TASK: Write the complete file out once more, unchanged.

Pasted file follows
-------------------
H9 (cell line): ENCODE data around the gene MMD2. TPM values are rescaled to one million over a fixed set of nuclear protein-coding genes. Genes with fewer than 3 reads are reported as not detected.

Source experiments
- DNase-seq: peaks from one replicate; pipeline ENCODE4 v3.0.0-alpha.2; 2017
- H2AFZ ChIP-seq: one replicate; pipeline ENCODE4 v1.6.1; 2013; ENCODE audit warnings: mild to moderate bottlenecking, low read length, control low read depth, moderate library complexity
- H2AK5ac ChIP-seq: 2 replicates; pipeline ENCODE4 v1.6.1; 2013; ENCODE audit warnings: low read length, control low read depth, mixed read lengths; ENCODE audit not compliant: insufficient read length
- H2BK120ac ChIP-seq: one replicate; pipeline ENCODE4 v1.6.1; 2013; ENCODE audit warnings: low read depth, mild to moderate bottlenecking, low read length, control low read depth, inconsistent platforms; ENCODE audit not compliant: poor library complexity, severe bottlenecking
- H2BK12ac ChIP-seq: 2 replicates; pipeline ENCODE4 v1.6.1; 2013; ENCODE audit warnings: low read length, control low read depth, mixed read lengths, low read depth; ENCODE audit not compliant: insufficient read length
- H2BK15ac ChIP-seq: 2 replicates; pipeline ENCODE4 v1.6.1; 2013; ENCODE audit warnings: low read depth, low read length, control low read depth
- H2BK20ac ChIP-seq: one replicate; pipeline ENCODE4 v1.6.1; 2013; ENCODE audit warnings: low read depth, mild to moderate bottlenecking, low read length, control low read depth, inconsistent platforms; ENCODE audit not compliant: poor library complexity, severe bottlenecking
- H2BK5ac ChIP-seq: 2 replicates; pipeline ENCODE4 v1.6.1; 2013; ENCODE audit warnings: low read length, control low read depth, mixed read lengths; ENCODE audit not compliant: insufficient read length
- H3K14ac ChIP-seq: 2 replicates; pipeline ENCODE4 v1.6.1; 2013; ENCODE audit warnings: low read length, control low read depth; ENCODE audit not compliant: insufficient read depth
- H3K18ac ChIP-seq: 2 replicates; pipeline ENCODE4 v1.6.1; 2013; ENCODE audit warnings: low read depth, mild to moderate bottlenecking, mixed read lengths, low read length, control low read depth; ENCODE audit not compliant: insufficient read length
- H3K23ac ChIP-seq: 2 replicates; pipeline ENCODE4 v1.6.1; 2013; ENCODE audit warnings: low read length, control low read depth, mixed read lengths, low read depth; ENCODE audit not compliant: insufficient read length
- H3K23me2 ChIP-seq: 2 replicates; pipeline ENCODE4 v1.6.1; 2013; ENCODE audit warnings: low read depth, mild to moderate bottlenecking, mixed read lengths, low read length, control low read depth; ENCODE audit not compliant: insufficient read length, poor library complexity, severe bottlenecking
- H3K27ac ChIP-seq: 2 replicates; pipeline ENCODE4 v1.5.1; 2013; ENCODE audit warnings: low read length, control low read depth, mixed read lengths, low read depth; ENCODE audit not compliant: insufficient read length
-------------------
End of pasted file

H9 (cell line): ENCODE data around the gene MMD2. TPM values are rescaled to one million over a fixed set of nuclear protein-coding genes. Genes with fewer than 3 reads are reported as not detected.

Source experiments
- DNase-seq: peaks from one replicate; pipeline ENCODE4 v3.0.0-alpha.2; 2017
- H2AFZ ChIP-seq: one replicate; pipeline ENCODE4 v1.6.1; 2013; ENCODE audit warnings: mild to moderate bottlenecking, low read length, control low read depth, moderate library complexity
- H2AK5ac ChIP-seq: 2 replicates; pipeline ENCODE4 v1.6.1; 2013; ENCODE audit warnings: low read length, control low read depth, mixed read lengths; ENCODE audit not compliant: insufficient read length
- H2BK120ac ChIP-seq: one replicate; pipeline ENCODE4 v1.6.1; 2013; ENCODE audit warnings: low read depth, mild to moderate bottlenecking, low read length, control low read depth, inconsistent platforms; ENCODE audit not compliant: poor library complexity, severe bottlenecking
- H2BK12ac ChIP-seq: 2 replicates; pipeline ENCODE4 v1.6.1; 2013; ENCODE audit warnings: low read length, control low read depth, mixed read lengths, low read depth; ENCODE audit not compliant: insufficient read length
- H2BK15ac ChIP-seq: 2 replicates; pipeline ENCODE4 v1.6.1; 2013; ENCODE audit warnings: low read depth, low read length, control low read depth
- H2BK20ac ChIP-seq: one replicate; pipeline ENCODE4 v1.6.1; 2013; ENCODE audit warnings: low read depth, mild to moderate bottlenecking, low read length, control low read depth, inconsistent platforms; ENCODE audit not compliant: poor library complexity, severe bottlenecking
- H2BK5ac ChIP-seq: 2 replicates; pipeline ENCODE4 v1.6.1; 2013; ENCODE audit warnings: low read length, control low read depth, mixed read lengths; ENCODE audit not compliant: insufficient read length
- H3K14ac ChIP-seq: 2 replicates; pipeline ENCODE4 v1.6.1; 2013; ENCODE audit warnings: low read length, control low read depth; ENCODE audit not compliant: insufficient read depth
- H3K18ac ChIP-seq: 2 replicates; pipeline ENCODE4 v1.6.1; 2013; ENCODE audit warnings: low read depth, mild to moderate bottlenecking, mixed read lengths, low read length, control low read depth; ENCODE audit not compliant: insufficient read length
- H3K23ac ChIP-seq: 2 replicates; pipeline ENCODE4 v1.6.1; 2013; ENCODE audit warnings: low read length, control low read depth, mixed read lengths, low read depth; ENCODE audit not compliant: insufficient read length
- H3K23me2 ChIP-seq: 2 replicates; pipeline ENCODE4 v1.6.1; 2013; ENCODE audit warnings: low read depth, mild to moderate bottlenecking, mixed read lengths, low read length, control low read depth; ENCODE audit not compliant: insufficient read length, poor library complexity, severe bottlenecking
- H3K27ac ChIP-seq: 2 replicates; pipeline ENCODE4 v1.5.1; 2013; ENCODE audit warnings: low read length, control low read depth, mixed read lengths, low read depth; ENCODE audit not compliant: insufficient read length